The 130th Annual Meeting of APHA

3074.0: Monday, November 11, 2002 - Board 9

Abstract #46437

Workstress in Women Police Officers

Robyn R.M. Gershon, MHS DrPH, Sociomedical Sciences, Columbia University, Mailman School of Public Health, 600 west 168th st, 4th floor, New York, NY 10032, 212 305-1186,, Xianbin Li, PhD, Dept.of Population and Family Health Sciences, Johns Hopkins School of Public Health, Rm 4510, 615 N.Wolfe Street, Baltimore, MD 21215, and xiaoquin - susan lin, MPH, Columbia University, 617 West 168 street, new york, NY 10032.

The association between perceived workstress and adverse health outcomes is well documented, and a wide range of work stressors have been identified. Research has shown that one of the most important stressors in the workplace is related to workforce diversity. Workers who are in the minority at work, (e.g., because of gender, race/ethnicity, religion, sexual orientation, etc.) may be at an increased risk of workstress due to minority-related workplace harassment and discrimination. We recently explored this issue in a study on policing, a typically male dominated profession. A subset of data from women officers was examined to determine the relationship between harassment, stress and stress outcomes. Of 1106 anonymous, self-administered questionnaires (70% response rate), 14% (n=153) were from female officers. Results were as follows: mean age was 36yrs, 34% Caucasian, 50% married, 87% with 13+yrs of education. Discrimination/harassment issues: 40% felt that they were held at a higher standard than male officers, 34% felt that they were less likely to be chosen for certain assignments because of their gender, 29% felt more likely to be criticized, and 43% reported that gender- related jokes were often made in their presence. Discrimination/ harassment was significantly associated with high levels of perceived workstress. Women with high levels of workstress were significantly more likely to report alcoholism, somatization, depression, and anxiety. These data indicate a strong relationship between discrimination/harassment, perceived workstress, and adverse health effects in women police officers.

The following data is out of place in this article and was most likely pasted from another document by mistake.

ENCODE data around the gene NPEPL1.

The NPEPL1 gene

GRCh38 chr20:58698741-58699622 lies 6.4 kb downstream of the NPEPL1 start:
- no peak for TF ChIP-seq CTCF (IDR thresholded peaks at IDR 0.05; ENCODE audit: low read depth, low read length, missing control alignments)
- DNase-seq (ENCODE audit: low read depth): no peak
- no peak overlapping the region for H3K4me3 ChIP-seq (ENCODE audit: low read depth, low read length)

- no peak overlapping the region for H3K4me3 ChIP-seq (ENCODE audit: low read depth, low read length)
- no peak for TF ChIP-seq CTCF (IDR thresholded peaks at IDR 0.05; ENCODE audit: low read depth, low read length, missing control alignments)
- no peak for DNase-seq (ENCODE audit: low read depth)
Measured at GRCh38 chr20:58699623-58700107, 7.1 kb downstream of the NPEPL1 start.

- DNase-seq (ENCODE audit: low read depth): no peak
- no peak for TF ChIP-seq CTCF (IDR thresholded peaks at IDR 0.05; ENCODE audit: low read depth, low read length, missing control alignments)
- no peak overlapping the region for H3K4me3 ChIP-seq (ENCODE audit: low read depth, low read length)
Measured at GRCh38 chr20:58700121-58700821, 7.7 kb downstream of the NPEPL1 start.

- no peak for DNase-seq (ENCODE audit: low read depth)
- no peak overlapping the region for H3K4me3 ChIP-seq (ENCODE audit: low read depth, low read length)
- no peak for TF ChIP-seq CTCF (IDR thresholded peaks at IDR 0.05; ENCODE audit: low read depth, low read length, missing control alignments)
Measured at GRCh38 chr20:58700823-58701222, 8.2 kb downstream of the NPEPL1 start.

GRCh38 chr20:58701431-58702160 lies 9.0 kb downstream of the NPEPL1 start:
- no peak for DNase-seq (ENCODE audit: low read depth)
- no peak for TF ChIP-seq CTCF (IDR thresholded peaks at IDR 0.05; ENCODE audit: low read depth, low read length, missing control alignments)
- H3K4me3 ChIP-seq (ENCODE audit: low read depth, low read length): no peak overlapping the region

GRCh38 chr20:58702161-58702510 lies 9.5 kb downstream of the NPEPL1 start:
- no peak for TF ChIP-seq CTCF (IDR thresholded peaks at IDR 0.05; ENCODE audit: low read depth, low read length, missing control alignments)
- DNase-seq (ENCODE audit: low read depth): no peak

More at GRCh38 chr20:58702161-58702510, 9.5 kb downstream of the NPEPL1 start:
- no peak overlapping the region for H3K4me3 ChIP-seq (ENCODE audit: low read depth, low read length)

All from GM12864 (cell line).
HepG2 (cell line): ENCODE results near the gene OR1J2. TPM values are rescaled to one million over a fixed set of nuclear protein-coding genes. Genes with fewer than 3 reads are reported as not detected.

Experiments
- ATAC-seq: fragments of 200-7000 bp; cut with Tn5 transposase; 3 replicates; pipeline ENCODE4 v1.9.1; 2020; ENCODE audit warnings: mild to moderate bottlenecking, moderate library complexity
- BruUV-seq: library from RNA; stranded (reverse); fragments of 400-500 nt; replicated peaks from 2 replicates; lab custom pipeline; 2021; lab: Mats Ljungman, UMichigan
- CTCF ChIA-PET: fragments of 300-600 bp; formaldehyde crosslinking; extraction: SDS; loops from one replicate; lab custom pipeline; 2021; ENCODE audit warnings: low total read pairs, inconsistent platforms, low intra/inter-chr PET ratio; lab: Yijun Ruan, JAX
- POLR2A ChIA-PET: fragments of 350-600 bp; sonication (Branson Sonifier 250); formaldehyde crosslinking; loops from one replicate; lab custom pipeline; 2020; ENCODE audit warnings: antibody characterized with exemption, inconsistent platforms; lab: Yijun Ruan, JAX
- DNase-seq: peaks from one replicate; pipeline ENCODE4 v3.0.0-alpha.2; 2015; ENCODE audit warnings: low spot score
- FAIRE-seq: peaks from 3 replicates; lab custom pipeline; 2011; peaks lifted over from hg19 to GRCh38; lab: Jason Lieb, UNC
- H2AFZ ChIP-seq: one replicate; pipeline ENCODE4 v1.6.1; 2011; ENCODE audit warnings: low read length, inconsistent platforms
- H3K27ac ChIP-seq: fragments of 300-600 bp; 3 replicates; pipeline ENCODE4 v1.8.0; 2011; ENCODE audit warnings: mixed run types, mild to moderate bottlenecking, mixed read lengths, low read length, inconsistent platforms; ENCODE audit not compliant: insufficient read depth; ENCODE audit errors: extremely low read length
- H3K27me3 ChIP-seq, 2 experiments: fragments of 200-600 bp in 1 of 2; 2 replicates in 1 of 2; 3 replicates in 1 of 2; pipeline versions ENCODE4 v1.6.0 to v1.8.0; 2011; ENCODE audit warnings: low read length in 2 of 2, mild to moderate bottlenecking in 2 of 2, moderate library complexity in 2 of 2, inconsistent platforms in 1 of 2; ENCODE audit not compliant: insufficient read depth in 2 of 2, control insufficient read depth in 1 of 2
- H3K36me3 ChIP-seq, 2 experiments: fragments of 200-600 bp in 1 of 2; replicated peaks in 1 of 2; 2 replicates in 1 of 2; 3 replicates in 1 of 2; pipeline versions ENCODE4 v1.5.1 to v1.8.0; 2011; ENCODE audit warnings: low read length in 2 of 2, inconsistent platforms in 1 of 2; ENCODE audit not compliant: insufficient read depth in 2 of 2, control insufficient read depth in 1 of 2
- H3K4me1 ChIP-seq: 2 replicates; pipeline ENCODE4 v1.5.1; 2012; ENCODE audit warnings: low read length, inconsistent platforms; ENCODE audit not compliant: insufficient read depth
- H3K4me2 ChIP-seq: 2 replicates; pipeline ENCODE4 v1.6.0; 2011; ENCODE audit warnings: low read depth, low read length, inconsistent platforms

Learning Objectives:

Keywords: Women's Health, Workplace Stressors

Presenting author's disclosure statement:
Organization/institution whose products or services will be discussed: no
I do not have any significant financial interest/arrangement or affiliation with any organization/institution whose products or services are being discussed in this session.

Women's Health: An View Across the Lifespan

The 130th Annual Meeting of APHA